You’ll notice in the black and white shot above, the background blur is a little messy around my in-focus daughter’s back, where the pebbles are. The busier the background is, the harder it is for Portrait Mode to get a precise line around a subject.
For a crisper focus-to-blur transition in Portrait Mode, a simpler background works the best. Things like rocks, sticks, branches, and leaves, can be tough to get a precise line around your subject. The images above are a perfect example of this. The depth effect line is wavy around my daughter’s head, hair, profile, and the leaf in her hand. I ended up preferring the non-Portrait Mode version for this shot. (It’s a great feature that when using Portrait Mode, the iPhone7+ also snaps a non-Portrait Mode version at the same time.)
The depth effect, in front of a busy background is still worth shooting though, even if it isn’t always exactly perfect, it can still look wonderful. Take the shot below, in front of the Winter branches. The line around my model’s head, and her shoulders and arms, isn’t perfect, but the overall image is still beautiful, and I much prefer this version to the regular, non depth-effect version my phone also captured.
Because it works so much better in very bright light, another thing I’ve noticed with shooting Portrait Mode, is often, the light parts of my images will get blown out (i.e. the lightest spots are pure white and have no details). It’s important to use the exposure adjustment to avoid this. To do that, simply tap as you do when you’re ready to focus your shot, and when the yellow box pops up in the screen, slide your finger downward, to the right of the box, where the little sun icon is. That will darken the overall image, or underexpose it. Even if it seems a little dark, do this just until there aren’t any hot spots– you can always brighten the image when you edit it, but you can’t add missing details back in. Whenever I shoot in harsh sunlight, for example the lines that window blinds make, I am sure to underexpose the shot.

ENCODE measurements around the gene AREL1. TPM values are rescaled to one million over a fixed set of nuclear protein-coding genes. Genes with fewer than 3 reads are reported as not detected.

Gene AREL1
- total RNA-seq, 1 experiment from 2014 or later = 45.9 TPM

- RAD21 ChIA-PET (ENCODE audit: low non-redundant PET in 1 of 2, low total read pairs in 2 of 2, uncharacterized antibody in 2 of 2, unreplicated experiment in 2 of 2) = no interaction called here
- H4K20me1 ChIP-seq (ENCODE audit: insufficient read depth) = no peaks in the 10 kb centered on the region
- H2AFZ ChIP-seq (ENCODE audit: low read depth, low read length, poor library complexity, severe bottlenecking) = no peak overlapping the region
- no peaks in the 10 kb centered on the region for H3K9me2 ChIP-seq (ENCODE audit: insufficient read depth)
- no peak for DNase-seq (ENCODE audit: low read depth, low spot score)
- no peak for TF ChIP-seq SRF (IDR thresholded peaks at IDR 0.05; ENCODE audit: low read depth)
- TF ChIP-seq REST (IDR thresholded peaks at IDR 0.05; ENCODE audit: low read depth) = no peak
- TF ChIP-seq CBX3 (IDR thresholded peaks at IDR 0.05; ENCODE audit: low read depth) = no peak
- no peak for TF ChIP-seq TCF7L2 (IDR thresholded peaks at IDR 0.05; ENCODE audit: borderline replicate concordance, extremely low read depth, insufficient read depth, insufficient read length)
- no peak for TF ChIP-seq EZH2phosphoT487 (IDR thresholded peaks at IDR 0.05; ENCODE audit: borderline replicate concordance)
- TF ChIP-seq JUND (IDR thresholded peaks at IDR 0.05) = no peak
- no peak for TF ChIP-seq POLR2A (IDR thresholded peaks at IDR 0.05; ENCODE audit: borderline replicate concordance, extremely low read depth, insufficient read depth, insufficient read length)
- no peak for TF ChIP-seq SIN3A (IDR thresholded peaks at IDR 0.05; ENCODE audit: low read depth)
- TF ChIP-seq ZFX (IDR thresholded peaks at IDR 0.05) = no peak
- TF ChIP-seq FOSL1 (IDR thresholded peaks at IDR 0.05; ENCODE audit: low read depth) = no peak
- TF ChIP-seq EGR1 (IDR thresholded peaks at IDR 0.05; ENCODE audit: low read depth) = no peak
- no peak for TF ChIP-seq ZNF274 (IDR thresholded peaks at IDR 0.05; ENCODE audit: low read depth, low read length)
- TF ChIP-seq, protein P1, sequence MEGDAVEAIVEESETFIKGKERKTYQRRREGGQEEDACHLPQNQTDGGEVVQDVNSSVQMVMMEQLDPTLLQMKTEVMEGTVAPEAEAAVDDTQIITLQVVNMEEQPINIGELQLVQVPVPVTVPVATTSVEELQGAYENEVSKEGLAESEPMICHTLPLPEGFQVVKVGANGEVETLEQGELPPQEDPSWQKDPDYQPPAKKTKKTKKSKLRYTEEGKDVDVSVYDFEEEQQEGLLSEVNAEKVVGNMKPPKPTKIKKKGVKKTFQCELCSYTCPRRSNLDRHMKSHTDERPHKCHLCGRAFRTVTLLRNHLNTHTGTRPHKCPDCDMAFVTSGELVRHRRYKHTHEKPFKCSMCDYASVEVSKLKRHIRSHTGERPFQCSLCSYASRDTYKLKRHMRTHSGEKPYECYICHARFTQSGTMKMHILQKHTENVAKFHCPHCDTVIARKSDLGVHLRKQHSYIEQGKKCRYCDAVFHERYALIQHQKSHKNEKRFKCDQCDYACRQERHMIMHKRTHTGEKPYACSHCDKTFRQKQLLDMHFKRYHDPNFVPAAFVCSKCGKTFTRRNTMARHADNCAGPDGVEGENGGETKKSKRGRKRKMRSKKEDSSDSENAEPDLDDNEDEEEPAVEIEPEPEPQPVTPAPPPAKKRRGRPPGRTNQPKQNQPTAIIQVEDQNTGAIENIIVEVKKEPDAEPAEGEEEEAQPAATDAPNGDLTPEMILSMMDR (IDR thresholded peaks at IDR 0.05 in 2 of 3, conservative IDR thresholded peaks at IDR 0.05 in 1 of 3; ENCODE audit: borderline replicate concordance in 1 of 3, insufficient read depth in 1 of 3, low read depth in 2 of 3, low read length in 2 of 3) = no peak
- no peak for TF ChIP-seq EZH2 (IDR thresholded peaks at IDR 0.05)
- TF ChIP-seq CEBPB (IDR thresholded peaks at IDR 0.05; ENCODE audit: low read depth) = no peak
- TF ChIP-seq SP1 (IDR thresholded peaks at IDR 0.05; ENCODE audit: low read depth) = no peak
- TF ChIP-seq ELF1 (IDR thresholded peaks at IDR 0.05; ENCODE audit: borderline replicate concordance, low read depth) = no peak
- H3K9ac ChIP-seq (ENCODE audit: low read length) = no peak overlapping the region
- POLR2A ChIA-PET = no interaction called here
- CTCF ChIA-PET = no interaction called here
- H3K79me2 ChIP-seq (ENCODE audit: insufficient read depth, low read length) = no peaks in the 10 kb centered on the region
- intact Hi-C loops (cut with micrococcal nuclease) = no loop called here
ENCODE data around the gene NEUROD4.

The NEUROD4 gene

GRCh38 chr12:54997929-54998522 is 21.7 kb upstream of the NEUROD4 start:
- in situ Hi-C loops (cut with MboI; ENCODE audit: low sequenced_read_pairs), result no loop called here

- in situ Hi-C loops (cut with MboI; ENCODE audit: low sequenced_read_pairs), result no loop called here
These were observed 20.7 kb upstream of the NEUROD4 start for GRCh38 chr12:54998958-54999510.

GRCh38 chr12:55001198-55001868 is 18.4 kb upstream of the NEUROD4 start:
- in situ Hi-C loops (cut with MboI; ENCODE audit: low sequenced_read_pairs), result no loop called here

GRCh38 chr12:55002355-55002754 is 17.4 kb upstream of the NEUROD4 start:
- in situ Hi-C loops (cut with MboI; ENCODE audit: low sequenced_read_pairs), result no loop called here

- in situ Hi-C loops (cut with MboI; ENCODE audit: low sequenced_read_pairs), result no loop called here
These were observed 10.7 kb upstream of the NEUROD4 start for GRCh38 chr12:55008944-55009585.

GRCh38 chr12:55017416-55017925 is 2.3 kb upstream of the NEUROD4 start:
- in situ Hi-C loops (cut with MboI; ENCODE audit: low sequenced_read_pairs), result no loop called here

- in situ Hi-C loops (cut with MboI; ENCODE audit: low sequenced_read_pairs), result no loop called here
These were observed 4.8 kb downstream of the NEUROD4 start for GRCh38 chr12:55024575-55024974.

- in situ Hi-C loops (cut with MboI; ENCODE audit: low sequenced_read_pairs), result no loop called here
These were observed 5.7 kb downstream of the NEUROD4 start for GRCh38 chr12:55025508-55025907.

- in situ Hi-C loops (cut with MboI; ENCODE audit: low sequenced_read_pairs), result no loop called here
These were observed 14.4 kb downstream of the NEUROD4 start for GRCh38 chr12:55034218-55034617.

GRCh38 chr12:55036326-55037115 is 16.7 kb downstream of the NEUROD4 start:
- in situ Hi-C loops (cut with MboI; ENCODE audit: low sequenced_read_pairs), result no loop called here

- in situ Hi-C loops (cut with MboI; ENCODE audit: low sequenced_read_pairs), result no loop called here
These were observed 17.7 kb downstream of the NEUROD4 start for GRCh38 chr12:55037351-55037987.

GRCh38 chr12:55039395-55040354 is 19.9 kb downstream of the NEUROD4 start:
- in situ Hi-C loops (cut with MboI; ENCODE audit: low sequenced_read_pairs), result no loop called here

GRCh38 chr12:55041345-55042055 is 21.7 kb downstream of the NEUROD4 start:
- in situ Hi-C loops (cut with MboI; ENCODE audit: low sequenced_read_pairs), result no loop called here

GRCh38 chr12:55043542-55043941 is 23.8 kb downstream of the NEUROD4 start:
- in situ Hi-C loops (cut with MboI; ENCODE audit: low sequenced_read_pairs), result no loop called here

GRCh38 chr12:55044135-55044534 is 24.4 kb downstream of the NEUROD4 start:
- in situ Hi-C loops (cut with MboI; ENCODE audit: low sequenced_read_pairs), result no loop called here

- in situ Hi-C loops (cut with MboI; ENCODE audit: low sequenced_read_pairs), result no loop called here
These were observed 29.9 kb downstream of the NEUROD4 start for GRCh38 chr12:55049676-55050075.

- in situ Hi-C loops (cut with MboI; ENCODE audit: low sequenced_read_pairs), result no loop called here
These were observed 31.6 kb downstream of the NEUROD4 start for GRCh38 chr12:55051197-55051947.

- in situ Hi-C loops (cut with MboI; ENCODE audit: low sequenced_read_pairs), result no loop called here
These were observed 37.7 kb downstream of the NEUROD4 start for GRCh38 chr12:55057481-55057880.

It seems to me, that it takes a little longer to lock in the focus when using Portrait Mode, and also, it takes the camera longer to snap the shot, especially if trying to take shots back-to-back. Be aware of this, and have patience: let the camera focus all the way, before snapping, or you’ll end up with nothing in-focus at all. Burst-mode is also not an option in PM, so if you really need to capture an exact moment like blowing candles out, and you want to use a burst, turn PM off.